Lysine (abbreviated as Lys or K) is an essential α-amino acid with the chemical formula HO2CCH(NH2)(CH2)4NH2. Lysine's codons are AAA and AAG.
Lysine is a base, as are arginine and histidine. The ε-amino group often participates in hydrogen bonding and as a general base in catalysis. (The ε-amino group (NH3+) is attached to the fifth carbon from the α-carbon, which is attached to the carboxyl (C=OOH) group.〔(Lysine. ) The Biology Project, Department of Biochemistry and Molecular Biophysics, University of Arizona.〕)
Common posttranslational modifications include methylation of the ε-amino group, giving methyl-, dimethyl-, and trimethyllysine (the latter occurring in calmodulin); also acetylation, sumoylation, ubiquitination, and hydroxylation - producing the hydroxylysine in collagen and other proteins. ''O''-Glycosylation of hydroxylysine residues in the endoplasmic reticulum or Golgi apparatus is used to mark certain proteins for secretion from the cell. In opsins like rhodopsin and the visual opsins (encoded by the genes OPN1SW, OPN1MW, and OPN1LW), retinaldehyde forms a Schiff base with a conserved lysine residue, and interaction of light with the retinylidene group causes signal transduction in color vision (See visual cycle for details). Deficiencies may cause blindness, as well as many other problems due to its ubiquitous presence in proteins.
As an essential amino acid, lysine is not synthesized in animals, hence it must be ingested as lysine or lysine-containing proteins. In plants and most bacteria, it is synthesized from aspartic acid (aspartate):
* L-aspartate is first converted to L-aspartyl-4-phosphate by aspartokinase (or Aspartate kinase). ATP is needed as an energy source for this step.
* β-Aspartate semialdehyde dehydrogenase converts this into β-aspartyl-4-semialdehyde (or β-aspartate-4-semialdehyde). Energy from NADPH is used in this conversion.
* 4-hydroxy-tetrahydrodipicolinate synthase adds a pyruvate group to the β-aspartyl-4-semialdehyde, and a water molecule is removed. This causes cyclization and gives rise to (2S,4S)-4-hydroxy-2,3,4,5-tetrahydrodipicolinate.
* This product is reduced to 2,3,4,5-tetrahydrodipicolinate (or Δ1-piperidine-2,6-dicarboxylate, in the figure: (S)-2,3,4,5-tetrahydropyridine-2,6-dicarboxylate) by 4-hydroxy-tetrahydrodipicolinate reductase. This reaction consumes an NADPH molecule and releases a second water molecule.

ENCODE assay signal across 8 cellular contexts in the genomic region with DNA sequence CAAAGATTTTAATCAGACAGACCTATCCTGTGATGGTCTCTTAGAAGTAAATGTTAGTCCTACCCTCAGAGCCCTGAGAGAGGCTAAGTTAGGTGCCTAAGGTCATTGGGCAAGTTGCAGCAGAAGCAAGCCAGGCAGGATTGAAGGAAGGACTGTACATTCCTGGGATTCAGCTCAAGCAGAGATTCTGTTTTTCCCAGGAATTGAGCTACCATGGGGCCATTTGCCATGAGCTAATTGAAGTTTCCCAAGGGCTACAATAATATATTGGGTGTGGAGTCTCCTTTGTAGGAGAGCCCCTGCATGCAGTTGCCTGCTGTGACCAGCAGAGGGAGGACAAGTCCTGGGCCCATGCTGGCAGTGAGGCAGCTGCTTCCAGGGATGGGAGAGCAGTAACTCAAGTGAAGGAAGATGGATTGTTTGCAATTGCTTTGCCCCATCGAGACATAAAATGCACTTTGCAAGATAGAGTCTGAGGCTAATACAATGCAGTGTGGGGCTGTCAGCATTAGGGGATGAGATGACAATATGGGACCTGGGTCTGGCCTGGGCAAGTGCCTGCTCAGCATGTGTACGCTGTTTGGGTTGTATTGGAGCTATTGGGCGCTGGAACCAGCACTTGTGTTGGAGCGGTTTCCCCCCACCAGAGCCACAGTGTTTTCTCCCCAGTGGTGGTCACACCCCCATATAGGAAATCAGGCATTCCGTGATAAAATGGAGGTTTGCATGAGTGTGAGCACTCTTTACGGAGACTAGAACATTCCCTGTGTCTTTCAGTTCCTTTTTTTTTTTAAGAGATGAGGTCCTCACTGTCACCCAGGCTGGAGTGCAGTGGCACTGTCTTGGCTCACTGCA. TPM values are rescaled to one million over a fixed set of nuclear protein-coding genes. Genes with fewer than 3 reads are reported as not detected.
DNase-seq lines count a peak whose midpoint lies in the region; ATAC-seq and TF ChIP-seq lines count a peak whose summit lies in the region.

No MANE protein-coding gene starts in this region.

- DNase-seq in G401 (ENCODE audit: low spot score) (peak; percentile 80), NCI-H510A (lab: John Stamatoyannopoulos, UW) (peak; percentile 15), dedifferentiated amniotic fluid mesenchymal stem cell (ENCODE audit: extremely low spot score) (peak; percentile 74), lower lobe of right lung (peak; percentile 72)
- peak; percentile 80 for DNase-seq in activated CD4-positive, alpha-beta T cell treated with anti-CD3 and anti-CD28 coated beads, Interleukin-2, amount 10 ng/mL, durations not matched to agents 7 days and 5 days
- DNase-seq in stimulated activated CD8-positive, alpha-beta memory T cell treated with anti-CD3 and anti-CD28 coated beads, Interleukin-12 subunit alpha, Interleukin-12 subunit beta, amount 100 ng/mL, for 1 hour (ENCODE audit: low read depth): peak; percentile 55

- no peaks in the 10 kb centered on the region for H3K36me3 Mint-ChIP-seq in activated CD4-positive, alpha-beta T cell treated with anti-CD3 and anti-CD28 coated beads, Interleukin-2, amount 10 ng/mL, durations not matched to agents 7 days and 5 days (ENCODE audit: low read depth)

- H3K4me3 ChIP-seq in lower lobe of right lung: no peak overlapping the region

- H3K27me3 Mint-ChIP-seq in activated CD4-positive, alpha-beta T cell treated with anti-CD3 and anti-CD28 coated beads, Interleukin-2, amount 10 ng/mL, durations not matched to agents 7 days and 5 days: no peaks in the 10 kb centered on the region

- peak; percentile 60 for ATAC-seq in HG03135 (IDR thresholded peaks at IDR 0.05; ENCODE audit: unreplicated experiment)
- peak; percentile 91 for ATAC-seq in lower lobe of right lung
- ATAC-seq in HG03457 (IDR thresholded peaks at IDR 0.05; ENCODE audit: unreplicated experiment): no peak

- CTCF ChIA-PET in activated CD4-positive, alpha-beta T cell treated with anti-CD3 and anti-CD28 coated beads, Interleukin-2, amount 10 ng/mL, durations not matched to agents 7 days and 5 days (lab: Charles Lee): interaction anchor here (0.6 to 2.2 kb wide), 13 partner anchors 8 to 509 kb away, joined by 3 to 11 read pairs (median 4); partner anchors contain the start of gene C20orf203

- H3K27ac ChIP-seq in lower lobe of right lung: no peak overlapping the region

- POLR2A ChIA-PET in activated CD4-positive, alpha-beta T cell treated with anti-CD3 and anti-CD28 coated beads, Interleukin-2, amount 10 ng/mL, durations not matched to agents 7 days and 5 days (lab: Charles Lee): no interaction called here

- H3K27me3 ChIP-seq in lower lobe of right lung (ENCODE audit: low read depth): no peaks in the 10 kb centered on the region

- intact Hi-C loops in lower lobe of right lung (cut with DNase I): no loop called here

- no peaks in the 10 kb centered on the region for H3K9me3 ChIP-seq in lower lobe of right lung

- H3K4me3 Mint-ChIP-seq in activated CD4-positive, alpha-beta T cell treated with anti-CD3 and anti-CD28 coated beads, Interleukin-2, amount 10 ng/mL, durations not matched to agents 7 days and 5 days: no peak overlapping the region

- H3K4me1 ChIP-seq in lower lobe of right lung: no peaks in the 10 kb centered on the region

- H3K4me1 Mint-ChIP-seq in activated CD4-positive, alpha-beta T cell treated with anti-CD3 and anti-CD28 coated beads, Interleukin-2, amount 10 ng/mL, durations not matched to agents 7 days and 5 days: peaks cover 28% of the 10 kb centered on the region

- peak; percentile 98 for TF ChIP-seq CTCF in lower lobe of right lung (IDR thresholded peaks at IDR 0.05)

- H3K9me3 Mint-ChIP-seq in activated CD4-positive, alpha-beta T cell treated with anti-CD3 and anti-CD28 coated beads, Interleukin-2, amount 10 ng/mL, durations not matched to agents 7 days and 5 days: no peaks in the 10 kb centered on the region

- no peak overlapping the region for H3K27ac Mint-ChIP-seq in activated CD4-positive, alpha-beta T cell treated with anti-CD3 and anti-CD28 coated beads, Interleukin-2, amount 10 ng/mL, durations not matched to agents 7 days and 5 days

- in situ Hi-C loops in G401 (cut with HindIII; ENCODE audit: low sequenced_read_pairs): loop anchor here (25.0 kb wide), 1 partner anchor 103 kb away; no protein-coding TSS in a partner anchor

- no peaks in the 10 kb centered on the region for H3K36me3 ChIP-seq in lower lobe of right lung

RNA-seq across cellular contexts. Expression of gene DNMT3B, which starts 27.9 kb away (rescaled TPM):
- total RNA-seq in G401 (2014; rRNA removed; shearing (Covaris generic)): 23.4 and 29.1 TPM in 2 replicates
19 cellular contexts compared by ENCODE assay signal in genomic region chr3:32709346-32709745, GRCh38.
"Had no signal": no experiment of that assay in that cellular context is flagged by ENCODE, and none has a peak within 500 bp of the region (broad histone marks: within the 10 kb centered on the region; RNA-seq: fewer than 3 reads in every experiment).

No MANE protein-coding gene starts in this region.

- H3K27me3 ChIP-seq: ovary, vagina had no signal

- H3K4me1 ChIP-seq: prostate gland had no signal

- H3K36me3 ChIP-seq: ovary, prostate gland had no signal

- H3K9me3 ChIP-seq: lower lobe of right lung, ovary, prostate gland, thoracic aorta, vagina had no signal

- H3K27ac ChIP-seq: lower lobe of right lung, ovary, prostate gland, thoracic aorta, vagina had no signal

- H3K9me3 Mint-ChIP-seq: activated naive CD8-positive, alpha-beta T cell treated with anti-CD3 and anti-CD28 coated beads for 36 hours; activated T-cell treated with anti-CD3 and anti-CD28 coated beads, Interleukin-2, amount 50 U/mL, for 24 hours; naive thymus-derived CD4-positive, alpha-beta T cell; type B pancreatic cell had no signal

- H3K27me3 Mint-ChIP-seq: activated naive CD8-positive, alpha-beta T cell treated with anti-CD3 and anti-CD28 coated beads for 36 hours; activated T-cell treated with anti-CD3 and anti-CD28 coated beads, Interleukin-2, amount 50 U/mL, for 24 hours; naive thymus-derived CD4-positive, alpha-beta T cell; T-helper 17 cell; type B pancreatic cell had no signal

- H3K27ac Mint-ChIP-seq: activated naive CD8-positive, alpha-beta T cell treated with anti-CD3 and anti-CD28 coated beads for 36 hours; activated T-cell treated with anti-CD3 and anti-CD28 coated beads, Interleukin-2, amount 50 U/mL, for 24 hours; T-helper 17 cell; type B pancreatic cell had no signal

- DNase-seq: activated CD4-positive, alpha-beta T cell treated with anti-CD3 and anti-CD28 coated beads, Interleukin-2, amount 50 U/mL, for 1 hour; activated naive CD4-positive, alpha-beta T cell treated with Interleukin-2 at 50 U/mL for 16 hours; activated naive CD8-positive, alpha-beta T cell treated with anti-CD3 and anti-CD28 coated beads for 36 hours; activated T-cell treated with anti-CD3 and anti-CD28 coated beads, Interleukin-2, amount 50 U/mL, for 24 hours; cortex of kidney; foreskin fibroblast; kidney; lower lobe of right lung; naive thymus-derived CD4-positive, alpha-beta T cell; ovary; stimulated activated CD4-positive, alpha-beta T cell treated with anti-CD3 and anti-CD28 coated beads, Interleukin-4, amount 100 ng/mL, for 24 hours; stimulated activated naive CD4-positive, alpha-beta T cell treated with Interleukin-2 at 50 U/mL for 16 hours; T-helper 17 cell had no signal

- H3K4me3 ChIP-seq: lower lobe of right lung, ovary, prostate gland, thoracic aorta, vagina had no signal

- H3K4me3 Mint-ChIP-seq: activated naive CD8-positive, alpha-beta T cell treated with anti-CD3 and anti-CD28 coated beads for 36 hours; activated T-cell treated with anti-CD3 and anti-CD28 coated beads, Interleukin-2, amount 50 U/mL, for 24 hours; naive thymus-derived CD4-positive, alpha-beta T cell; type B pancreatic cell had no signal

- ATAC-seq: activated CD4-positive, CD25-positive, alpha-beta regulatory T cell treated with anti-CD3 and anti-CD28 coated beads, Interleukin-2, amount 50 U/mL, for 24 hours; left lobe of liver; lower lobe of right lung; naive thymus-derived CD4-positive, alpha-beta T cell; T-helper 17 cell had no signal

* Tetrahydrodipicolinate N-acetyltransferase opens this ring and gives rise to N-succinyl-L-2-amino-6-oxoheptanedionate (or N-acyl-2-amino-6-oxopimelate). Two water molecules and one acyl-CoA (succinyl-CoA) enzyme are used in this reaction.
* N-succinyl-L-2-amino-6-oxoheptanedionate is converted into N-succinyl-LL-2,6-diaminoheptanedionate (N-acyl-2,6-diaminopimelate). This reaction is catalyzed by the enzyme succinyl diaminopimelate aminotransferase. A glutamic acid molecule is used in this reaction and an oxoacid is produced as a byproduct.
* N-succinyl-LL-2,6-diaminoheptanedionate (N-acyl-2,6-diaminopimelate)is converted into LL-2,6-diaminoheptanedionate (L,L-2,6-diaminopimelate) by succinyl diaminopimelate desuccinylase (acyldiaminopimelate deacylase). A water molecule is consumed in this reaction and a succinate is produced a byproduct.
* LL-2,6-diaminoheptanedionate is converted by diaminopimelate epimerase into meso-2,6-diamino-heptanedionate (meso-2,6-diaminopimelate).
* Finally, meso-2,6-diamino-heptanedionate is converted into L-lysine by diaminopimelate decarboxylase.
Enzymes involved in this biosynthesis include:〔
# Aspartate-semialdehyde dehydrogenase
# 4-hydroxy-tetrahydrodipicolinate synthase
# 4-hydroxy-tetrahydrodipicolinate reductase
# 2,3,4,5-tetrahydropyridine-2,6-dicarboxylate N-succinyltransferase
# Succinyldiaminopimelate transaminase
# Succinyl-diaminopimelate desuccinylase
# Diaminopimelate epimerase
# Diaminopimelate decarboxylase.
It is worth noting, however, that in fungi, euglenoids and some prokaryotes lysine is synthesized via the alpha-aminoadipate pathway.
抄文引用元・出典: フリー百科事典『 ウィキペディア（Wikipedia）』